Christmas is here.  It’s such a magical time of year with the long dark nights, cold temperatures, and quiet reflective thoughts.  I’ve always kind of hated it.  I’m one of those people who doesn’t do well without sunlight.  I need green things like grass and trees in my life in order to feel good.  I also definitely feel the lack of vitamin D.  For years the days surrounding Christmas were such a struggle for me that I could hardly function.  Then I had kids and I was forced to function.  As a parent you have to do a whole lot of functioning around Christmas time.

It may not exactly be fun.

If you don’t have children, let me create a metaphor that will help you understand what it is like for parents at Christmas time.  If your kids are all grown up, let me remind you of the brave and difficult journey you have traveled.  If you are right in the middle of raising school age children, let me just offer up a moment of silence to acknowledge your daily struggle.  Probably the only moment of silence you will experience for a while.

Okay, moment over.  Let’s dig into this thing called Christmas.

Imagine first of all that you have five lovely, intelligent, polite children.  Then, the day after Thanksgiving, you wake up to discover that the lovely, intelligent, polite children were actually some pleasant dream you were having.  You don’t actually have children at all.  You have baboons.  You have a troop of what seems like a million baboons.

Do you know anything about baboons?  No?  Well, let’s just say that in some parts of the world, it is very healthy to have a strongly developed fear of baboons.  Those places of the world would be any place where baboons actually live.  Fearing and avoiding baboons helps you to live.  Except you can’t avoid these baboons.  These are YOUR baboons.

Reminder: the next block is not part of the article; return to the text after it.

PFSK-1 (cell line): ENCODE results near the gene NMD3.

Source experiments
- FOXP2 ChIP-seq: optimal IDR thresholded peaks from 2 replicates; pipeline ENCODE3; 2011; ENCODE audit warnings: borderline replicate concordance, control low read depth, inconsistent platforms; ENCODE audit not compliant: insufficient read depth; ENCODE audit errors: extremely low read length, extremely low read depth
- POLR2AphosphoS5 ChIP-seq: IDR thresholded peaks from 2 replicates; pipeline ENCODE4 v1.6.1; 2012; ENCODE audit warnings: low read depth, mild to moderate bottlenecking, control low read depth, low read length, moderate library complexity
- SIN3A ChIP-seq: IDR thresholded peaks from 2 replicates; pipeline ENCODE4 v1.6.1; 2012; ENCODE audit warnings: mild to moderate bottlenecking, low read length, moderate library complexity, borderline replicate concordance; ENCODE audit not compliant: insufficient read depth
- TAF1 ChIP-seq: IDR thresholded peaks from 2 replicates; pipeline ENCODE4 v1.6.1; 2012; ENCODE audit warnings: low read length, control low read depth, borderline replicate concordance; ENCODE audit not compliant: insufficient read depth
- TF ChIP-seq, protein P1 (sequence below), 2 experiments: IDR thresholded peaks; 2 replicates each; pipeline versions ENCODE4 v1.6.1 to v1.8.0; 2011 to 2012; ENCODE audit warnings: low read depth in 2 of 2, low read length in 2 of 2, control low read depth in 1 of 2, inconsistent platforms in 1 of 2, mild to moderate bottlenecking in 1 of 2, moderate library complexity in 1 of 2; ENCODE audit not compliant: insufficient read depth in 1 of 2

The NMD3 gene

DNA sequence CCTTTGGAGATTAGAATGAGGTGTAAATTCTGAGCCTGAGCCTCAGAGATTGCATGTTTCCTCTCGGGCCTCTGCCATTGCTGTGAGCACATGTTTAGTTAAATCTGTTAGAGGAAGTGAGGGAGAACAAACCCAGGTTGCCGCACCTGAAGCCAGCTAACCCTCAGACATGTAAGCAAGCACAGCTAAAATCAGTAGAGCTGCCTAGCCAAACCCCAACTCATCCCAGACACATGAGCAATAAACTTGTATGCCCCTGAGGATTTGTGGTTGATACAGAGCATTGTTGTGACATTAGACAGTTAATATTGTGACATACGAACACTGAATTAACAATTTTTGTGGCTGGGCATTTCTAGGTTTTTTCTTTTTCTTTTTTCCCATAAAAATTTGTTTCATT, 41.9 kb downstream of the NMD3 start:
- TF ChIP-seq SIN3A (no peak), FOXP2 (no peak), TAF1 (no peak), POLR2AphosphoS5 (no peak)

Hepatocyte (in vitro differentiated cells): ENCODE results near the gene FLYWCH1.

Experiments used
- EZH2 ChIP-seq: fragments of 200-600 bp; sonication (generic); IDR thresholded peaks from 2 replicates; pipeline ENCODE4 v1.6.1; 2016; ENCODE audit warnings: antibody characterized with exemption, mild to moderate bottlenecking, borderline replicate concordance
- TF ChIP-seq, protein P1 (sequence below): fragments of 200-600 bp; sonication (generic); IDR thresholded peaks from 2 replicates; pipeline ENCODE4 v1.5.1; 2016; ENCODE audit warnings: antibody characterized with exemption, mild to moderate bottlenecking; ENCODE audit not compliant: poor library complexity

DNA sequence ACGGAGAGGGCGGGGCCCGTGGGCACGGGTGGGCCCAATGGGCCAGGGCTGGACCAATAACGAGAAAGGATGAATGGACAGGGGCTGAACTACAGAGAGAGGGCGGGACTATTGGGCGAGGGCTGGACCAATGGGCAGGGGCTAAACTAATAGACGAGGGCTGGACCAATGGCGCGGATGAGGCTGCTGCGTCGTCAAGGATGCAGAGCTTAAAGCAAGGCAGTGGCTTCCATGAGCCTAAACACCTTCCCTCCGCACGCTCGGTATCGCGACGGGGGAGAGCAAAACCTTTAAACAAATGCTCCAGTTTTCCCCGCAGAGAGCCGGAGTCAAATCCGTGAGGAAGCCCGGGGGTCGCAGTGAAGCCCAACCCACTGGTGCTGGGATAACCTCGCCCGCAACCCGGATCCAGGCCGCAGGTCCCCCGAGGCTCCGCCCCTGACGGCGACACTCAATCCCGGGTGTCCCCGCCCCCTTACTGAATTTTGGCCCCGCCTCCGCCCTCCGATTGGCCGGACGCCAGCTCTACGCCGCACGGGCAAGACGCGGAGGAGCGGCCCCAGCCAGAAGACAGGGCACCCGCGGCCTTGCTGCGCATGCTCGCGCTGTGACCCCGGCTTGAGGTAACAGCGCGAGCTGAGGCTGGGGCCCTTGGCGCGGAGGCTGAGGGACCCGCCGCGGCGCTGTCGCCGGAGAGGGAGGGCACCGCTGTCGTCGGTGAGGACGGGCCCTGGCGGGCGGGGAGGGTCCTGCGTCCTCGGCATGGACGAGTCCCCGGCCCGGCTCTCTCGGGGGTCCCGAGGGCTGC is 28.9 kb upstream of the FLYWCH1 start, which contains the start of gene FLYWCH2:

Your baboons aren’t normal baboons, however.  Your baboons are special.  Your baboons have rabies.  This is due to a serious lack of sleep.  These baboons won’t sleep much at all for the next month or so which will make their rabies worse.

Oh, but then there is the sugar.  Most people claim that sugar doesn’t really affect children.  I have proof that it does affect those baboons, though.  It makes them pyromaniacs.  It seems that the entire world wants to see your baboons in full pyromaniac mode because everywhere you turn, someone is trying to slip them some more sugar.

So there you are with your rabid pyromaniac baboons.  Oh, did I forget to mention the tourette syndrome?   Your baboons don’t have it, you do.  Your tourettes manifests itself by causing you to randomly scream “Stay out of my room!” or “No more candy!” in your shrillest most panicky voice.

Finally, you are not allowed to protect yourself against the baboons.  As a matter of fact, you have to decipher what they want for Christmas.  When you ask them what they want, they start jumping up and down frantically shouting the words “Shopkins! Num Noms! Sum Sums! Squishies!”

None of that makes any sense to you, but it is crucial to your survival that you figure it out.  You scour the stores searching for these items.  Are they foods? Clothes?  Tools?  Finally you settle for something that you are pretty sure will disappoint them, but at least you’ll know what it is.  Also, you really can’t be gone from your house too long looking for the items they demanded because your rabid pyromaniac baboons are at home trying to kill each other and set the house on fire.

All of this you do to a soundtrack of bells and manic people insisting that you need to make this the most wonderful time of the year.

And then it’s suddenly over.

You take a deep breath.

You think it’s over.

And then, two minutes after it’s done, someone asks you


“Are you all ready for Christmas?”